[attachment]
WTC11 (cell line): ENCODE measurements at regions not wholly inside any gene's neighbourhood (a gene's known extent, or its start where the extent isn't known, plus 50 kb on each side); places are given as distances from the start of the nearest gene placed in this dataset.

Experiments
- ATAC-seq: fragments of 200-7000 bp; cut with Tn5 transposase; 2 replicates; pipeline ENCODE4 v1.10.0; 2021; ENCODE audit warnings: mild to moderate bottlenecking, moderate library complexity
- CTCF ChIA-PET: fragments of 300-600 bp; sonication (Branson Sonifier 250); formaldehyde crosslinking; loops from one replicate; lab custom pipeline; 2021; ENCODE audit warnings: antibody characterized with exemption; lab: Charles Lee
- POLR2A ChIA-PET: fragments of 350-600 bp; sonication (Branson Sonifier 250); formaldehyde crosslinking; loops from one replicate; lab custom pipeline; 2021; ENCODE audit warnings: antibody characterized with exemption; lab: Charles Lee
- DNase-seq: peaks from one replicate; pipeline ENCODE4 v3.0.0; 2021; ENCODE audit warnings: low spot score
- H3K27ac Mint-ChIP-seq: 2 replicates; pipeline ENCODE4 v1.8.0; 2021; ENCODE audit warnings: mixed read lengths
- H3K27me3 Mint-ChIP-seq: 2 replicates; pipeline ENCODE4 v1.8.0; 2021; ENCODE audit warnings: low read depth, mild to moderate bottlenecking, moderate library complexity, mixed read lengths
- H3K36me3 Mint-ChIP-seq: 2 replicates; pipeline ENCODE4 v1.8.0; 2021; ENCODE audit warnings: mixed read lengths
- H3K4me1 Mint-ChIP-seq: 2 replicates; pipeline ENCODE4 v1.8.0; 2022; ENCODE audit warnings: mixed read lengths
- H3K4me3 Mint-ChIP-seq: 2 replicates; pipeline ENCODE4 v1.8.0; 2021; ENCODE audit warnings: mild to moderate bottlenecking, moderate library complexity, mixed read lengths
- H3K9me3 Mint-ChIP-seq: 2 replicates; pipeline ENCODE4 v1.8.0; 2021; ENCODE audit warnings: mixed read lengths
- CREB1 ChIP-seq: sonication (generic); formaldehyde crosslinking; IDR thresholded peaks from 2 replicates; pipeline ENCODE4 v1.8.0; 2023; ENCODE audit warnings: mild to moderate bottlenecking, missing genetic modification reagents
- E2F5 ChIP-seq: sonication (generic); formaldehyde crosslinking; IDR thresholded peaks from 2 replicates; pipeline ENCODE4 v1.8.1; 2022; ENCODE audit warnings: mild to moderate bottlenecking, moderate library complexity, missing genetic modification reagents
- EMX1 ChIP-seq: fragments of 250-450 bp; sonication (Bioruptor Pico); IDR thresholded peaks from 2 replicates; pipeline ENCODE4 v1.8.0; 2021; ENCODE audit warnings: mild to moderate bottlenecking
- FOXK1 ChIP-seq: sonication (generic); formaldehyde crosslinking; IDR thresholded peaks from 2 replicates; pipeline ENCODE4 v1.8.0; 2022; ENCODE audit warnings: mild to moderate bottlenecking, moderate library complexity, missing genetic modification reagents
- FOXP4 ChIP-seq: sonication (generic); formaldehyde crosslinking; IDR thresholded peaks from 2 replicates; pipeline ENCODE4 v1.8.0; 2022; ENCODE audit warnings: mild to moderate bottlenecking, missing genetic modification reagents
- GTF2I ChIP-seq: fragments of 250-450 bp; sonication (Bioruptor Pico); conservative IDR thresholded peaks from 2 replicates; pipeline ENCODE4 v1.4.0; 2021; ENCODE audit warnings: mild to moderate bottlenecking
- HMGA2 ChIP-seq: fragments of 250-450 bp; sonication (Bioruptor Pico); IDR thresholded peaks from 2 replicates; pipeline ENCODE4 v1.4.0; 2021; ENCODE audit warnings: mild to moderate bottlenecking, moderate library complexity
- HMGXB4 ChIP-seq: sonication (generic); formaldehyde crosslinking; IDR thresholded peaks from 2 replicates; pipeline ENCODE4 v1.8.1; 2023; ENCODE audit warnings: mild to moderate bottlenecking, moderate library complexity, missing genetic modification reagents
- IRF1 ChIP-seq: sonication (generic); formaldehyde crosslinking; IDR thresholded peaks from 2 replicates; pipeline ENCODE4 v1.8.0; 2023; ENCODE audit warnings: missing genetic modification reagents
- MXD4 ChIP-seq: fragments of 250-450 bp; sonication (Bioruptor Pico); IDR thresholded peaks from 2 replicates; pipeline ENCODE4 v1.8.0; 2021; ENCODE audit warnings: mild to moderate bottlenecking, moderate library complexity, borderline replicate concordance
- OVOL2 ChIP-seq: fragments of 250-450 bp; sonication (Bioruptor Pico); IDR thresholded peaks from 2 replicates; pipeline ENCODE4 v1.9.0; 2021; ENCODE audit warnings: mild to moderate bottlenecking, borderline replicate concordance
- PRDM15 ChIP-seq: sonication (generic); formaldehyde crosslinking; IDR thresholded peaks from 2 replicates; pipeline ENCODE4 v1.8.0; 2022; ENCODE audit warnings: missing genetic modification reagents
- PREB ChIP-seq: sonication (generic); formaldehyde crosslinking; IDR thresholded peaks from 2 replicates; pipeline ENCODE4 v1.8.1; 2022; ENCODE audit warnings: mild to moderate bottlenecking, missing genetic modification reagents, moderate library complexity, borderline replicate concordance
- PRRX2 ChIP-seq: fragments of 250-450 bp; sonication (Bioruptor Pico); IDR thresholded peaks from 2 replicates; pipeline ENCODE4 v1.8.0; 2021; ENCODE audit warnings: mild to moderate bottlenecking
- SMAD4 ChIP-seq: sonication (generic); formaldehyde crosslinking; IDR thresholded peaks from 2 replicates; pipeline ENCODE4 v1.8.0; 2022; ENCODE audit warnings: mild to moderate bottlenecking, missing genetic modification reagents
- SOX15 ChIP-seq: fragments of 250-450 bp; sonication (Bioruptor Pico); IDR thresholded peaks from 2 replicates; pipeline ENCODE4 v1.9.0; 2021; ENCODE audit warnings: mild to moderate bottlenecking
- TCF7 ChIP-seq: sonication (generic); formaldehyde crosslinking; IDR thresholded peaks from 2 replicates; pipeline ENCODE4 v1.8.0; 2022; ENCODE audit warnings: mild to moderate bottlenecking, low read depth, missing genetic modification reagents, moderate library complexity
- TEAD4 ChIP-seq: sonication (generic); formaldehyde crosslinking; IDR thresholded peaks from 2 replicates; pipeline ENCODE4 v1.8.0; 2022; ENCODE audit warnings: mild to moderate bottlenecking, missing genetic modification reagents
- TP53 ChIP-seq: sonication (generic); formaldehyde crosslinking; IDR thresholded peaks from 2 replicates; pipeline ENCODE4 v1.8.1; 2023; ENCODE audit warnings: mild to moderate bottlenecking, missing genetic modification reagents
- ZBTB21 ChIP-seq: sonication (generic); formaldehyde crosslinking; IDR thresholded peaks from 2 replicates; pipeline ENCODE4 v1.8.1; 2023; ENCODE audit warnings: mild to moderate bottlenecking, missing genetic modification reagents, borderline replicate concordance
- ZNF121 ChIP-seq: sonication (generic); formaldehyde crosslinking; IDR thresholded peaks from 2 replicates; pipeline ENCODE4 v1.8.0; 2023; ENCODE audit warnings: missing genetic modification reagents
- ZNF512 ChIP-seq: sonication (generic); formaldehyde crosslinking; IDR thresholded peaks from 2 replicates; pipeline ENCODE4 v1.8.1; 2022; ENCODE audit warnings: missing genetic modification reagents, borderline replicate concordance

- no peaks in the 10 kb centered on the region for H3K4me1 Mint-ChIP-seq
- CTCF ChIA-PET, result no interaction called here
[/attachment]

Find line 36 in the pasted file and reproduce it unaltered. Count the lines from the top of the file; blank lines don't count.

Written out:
- CTCF ChIA-PET, result no interaction called here